And fwiw, I'm studying a book called 'A History of Pagan Europe,' by Prudence Jones & Nigel Pennick, Barnes & Noble Books, 1999, New York. It spans the eastern Mediterranean from 4000 years ago and includes chapters on the Celts, the Germanic peoples and the Baltics, Russia and the Balkans. I've only started so I don't have a review.

c'

A snippet from a book review I dug up on the work you mention reads:

[Excerpt]

Seems to be a good starter but weak on Celtic pagansim and derived (as have many more focussed Celtic historical reconstructions) on less than trustworthy Roman sources. Interested to hear your opinion once you finish the book.

I will never contest that, certainly! And in fact I could see a lot of interesting parallels to be drawn.

Actually I think my suggestion was mostly to express that to me the Schism War is about many more fault lines than Christian/Pagan alone. Talking of the Thirty Years War wasnt to make the Schism War more modern at all - only that the Schism War is much more about an inter-paradigm (conflicting notions sharing a shared platform and fighting for supremacy within it) war than a war against an alien enemy - such as Crusaders fighting Heathens in the Baltic or the Levant. Thus the similarities in the conflict to the Thirty Years' War - not the ways of fighting, but the proclaimed casus belli.

Come to think of it, and with that notion in mind, the Pope's fight against the Cathars -the Albigensian Crusade- with Christians fighting and persecuting other Christians might suit my ideas better if to parallel the Schism War with historic medieval conflicts.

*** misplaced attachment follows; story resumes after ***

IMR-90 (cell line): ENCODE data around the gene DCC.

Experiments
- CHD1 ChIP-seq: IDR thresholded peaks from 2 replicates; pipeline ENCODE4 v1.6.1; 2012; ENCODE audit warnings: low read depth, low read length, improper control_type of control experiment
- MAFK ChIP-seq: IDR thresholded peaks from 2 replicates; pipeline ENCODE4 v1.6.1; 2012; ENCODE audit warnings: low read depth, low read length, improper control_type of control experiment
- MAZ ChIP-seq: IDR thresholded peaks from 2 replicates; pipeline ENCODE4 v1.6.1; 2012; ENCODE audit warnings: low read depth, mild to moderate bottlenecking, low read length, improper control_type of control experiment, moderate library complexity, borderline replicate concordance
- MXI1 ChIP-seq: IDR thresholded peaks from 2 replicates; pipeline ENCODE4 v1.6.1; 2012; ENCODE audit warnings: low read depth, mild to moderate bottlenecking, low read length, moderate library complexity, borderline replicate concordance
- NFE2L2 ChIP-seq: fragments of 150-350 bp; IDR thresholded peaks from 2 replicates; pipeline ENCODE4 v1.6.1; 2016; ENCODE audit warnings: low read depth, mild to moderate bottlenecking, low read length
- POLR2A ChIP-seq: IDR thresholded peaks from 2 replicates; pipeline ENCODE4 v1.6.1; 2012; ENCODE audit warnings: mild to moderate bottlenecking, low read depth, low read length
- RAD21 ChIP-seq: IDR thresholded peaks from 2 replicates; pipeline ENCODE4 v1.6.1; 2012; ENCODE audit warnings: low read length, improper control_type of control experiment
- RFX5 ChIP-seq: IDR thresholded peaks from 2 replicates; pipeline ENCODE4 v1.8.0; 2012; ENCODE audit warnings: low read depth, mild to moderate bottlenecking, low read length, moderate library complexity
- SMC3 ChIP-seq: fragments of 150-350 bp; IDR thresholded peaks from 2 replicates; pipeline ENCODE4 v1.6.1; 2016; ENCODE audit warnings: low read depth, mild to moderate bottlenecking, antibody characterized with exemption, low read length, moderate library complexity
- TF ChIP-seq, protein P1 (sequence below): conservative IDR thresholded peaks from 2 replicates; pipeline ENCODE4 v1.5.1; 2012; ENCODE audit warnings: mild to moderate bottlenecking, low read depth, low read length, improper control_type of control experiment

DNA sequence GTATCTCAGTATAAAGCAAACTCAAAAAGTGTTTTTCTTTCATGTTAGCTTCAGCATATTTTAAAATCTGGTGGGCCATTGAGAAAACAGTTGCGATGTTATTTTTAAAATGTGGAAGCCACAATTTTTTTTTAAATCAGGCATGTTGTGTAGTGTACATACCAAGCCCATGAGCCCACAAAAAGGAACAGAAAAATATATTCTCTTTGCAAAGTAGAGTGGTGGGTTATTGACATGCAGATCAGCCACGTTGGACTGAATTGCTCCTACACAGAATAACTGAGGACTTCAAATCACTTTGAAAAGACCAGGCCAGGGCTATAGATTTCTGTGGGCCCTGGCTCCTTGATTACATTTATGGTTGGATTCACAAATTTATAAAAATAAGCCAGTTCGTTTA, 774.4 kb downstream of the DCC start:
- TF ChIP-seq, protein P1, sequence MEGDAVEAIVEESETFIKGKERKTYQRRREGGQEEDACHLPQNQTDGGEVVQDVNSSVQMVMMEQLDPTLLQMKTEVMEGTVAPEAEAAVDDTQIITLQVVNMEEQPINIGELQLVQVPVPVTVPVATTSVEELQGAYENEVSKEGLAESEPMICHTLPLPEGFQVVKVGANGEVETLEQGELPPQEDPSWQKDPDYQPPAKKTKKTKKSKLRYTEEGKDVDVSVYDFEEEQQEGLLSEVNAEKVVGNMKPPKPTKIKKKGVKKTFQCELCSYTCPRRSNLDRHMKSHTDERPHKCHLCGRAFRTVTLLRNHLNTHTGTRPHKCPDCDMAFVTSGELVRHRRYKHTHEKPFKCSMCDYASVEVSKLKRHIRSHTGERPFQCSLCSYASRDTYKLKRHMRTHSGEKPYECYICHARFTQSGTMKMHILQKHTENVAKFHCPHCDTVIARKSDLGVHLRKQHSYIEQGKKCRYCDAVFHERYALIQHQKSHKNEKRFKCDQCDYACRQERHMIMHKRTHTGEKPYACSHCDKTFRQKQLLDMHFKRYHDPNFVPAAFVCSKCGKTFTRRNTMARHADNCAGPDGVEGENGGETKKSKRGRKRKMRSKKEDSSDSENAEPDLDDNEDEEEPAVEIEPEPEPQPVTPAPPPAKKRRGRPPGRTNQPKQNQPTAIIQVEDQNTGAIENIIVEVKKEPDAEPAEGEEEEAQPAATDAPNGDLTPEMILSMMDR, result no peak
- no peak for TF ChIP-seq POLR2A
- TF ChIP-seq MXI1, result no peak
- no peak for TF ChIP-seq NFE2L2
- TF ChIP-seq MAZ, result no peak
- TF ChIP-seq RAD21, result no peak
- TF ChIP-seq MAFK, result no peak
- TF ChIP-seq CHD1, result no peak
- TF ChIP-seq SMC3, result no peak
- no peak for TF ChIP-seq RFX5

Yes, but at the same time it is not that duality cannot be a powerful vehicle to drive a story forward. The point to me is just to avoid getting stuck in one kind only.

I tossed that one in (and I agree that it's a neat term) to emphasise the move from a world dominated by Rome and from which the world had been percieved from a Roman center versus a transalpine periphery, to a world becoming increasinly Frankish and Norman.

Agreed. But the thing is that if people are well grounded in those more modern concepts and moreso that they know them to be that, modern, then you have a fabulous staging ground from which to explore a different setting such as Mythic Europe to the fullest! To delve into and enjoy playing at exactly leaving your modern notions at the door to narration. Then rather than subconsciously superimposing something on the story you can consciously disrobe those crucibles and in turn enjoy the story much more and make the fake time machine we operate feel somewhat less illusionary. Face it - I dont get a thrill from playing a character on a medieval decorated set - I get it from playing a character that feels medieval - as in the marked awareness that he both shares generic human traits with modern people as well as traits or ideas that set him apart from them!